Document Detail

Sensory deprivation and balance control in idiopathic scoliosis adolescent.
MedLine Citation:
PMID:  16307257     Owner:  NLM     Status:  MEDLINE    
Balance control is influenced by the availability and integrity of sensory inputs as well as the ability of the balance control mechanisms to tailor the corrective action to the gravitational torque. In this study, to challenge balance control, visual and ankle proprioceptive information were perturbed (eyes closed and/or tendon vibration). We masked sensory inputs in order: (1) to test the hypothesis that adolescent idiopathic scoliosis (AIS), compared to healthy adolescent, relies more on ankle proprioception and/or visual inputs to regulate balance and (2) to determine whether it is the variation or the amplitude of the balance control commands of AIS that leads to greater body sway oscillations during sensory deprivation. By manipulating the availability of the sensory inputs and measuring the outcomes, center of pressure (CP) range and velocity variability, we could objectively determine the cost of visual and/or ankle proprioception deprivation on balance control. The CP range was larger and the root mean square (RMS) of the CP velocity was more variable for AIS than for control participants when ankle proprioception was perturbed. This was observed regardless of whether vision was available or not. The analysis of the sway density curves revealed that the amplitude rather than the variation of the balance control commands was related to a larger CP range and greater RMS CP velocity for AIS. The present results suggest that AIS, compared to control participants, relies much more on ankle proprioception to control the amplitude of the balance control commands.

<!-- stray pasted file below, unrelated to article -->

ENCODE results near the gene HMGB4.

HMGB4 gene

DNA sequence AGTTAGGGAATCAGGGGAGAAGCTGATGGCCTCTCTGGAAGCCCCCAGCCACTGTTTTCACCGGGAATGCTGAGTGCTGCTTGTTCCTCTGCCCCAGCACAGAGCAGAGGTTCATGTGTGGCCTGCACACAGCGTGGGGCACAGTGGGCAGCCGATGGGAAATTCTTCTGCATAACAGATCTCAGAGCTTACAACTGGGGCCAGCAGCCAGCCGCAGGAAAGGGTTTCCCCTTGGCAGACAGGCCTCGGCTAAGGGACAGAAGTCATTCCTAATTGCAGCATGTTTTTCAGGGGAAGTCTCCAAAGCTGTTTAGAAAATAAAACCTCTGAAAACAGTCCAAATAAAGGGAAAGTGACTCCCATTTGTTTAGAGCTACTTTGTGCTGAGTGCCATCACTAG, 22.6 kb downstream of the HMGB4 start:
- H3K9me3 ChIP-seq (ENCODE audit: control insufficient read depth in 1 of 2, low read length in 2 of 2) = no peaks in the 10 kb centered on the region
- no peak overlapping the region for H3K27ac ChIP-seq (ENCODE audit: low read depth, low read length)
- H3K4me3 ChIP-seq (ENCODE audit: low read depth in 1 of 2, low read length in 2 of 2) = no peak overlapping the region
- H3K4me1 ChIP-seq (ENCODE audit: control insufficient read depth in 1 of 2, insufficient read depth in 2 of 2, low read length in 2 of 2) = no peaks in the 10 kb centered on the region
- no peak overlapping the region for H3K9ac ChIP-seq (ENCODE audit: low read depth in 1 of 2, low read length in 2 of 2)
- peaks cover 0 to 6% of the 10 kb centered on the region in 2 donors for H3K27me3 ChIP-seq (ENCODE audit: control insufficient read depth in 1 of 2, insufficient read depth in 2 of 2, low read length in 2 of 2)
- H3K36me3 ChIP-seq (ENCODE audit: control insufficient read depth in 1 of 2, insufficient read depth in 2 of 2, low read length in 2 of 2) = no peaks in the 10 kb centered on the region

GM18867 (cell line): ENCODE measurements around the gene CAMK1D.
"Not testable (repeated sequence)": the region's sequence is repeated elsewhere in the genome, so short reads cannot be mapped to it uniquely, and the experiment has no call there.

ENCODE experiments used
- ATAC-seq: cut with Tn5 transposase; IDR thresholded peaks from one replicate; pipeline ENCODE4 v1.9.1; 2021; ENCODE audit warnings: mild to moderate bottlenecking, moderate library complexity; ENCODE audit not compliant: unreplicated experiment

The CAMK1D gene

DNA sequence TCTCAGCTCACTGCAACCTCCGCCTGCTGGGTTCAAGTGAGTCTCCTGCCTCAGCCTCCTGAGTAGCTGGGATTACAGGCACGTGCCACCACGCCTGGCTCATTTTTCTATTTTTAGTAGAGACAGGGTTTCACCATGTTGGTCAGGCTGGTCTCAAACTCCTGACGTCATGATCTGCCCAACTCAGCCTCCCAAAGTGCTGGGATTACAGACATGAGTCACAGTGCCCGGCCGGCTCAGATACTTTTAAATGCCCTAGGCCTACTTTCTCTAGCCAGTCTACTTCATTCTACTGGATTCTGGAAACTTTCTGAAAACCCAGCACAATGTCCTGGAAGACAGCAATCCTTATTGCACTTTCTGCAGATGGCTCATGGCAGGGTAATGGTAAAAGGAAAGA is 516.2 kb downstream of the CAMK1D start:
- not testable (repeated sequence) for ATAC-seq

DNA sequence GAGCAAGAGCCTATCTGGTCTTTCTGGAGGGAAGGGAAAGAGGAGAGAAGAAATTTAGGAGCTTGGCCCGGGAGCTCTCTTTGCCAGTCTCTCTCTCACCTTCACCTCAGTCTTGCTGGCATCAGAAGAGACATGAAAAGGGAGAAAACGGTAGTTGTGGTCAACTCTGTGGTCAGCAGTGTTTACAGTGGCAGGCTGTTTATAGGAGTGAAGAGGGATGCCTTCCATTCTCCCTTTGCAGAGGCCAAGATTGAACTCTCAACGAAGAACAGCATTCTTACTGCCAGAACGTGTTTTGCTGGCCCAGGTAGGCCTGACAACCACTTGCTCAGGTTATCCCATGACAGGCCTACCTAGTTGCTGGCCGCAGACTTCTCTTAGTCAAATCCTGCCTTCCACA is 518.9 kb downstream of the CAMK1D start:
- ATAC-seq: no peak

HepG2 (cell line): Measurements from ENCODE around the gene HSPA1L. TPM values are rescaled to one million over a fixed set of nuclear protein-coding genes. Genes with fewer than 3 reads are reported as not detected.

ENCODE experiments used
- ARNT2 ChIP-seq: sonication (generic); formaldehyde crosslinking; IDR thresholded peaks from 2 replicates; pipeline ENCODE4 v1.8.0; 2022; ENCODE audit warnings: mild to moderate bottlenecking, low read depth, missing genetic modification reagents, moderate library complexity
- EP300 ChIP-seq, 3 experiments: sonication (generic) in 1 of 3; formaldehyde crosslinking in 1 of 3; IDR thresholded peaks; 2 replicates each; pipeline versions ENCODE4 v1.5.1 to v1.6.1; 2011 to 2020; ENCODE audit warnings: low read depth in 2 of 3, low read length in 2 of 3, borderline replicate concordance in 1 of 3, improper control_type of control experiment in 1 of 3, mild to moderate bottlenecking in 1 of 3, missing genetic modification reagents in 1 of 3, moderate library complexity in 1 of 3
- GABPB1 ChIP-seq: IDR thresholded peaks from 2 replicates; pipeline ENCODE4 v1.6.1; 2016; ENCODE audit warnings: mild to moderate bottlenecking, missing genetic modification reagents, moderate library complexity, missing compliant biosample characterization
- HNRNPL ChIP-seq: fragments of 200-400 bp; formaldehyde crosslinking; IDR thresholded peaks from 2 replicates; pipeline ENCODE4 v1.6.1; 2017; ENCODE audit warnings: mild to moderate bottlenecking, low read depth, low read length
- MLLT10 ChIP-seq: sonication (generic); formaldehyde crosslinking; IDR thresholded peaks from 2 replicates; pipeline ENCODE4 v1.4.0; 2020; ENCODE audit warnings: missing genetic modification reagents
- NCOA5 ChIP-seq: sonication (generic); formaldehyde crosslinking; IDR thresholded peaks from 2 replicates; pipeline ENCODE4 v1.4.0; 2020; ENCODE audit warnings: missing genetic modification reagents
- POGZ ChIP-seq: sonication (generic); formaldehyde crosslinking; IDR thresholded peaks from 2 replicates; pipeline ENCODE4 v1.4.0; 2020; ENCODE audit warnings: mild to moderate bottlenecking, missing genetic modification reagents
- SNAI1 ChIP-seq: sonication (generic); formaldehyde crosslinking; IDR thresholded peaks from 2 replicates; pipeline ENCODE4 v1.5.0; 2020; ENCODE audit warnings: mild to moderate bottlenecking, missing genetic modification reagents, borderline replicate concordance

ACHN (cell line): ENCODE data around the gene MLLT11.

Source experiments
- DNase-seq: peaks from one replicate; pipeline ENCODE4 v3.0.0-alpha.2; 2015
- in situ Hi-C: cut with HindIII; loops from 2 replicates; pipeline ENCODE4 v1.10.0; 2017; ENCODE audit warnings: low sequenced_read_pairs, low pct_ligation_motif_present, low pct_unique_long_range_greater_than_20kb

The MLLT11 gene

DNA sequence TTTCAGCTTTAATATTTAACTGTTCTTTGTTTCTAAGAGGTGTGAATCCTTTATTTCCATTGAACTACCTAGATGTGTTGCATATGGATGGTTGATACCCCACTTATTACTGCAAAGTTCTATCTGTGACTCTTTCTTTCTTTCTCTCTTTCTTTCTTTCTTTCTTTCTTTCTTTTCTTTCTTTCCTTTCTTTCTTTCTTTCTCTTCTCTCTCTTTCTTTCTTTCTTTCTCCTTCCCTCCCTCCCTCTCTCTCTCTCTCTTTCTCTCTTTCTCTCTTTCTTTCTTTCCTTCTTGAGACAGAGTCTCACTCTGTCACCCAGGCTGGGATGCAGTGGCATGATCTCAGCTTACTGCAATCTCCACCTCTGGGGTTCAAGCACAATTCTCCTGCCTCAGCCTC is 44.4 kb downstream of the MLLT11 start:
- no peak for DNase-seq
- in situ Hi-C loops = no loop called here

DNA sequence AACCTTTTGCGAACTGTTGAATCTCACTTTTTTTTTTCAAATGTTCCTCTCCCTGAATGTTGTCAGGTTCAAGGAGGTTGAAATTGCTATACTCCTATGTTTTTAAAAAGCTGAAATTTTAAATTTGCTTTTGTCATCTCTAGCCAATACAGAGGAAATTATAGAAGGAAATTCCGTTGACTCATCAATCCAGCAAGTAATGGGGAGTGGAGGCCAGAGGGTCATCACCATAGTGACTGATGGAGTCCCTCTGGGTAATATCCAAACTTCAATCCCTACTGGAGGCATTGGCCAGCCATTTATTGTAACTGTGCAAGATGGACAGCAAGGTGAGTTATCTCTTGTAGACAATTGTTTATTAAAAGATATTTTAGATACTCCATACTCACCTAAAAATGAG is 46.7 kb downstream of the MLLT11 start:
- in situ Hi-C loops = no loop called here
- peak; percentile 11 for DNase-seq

Martin Simoneau; Nadia Richer; Pierre Mercier; Paul Allard; Nomand Teasdale
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Publication Detail:
Type:  Comparative Study; Journal Article; Research Support, Non-U.S. Gov't     Date:  2005-11-24
Journal Detail:
Title:  Experimental brain research     Volume:  170     ISSN:  0014-4819     ISO Abbreviation:  Exp Brain Res     Publication Date:  2006 Apr 
Date Detail:
Created Date:  2006-04-07     Completed Date:  2007-05-01     Revised Date:  2013-12-13    
Medline Journal Info:
Nlm Unique ID:  0043312     Medline TA:  Exp Brain Res     Country:  Germany    
Other Details:
Languages:  eng     Pagination:  576-82     Citation Subset:  IM    
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MeSH Terms
Analysis of Variance
Ankle / physiopathology
Movement / physiology*
Postural Balance / physiology*
Proprioception / physiology
Scoliosis / physiopathology*
Sensory Deprivation / physiology*
Visual Perception

From MEDLINE®/PubMed®, a database of the U.S. National Library of Medicine

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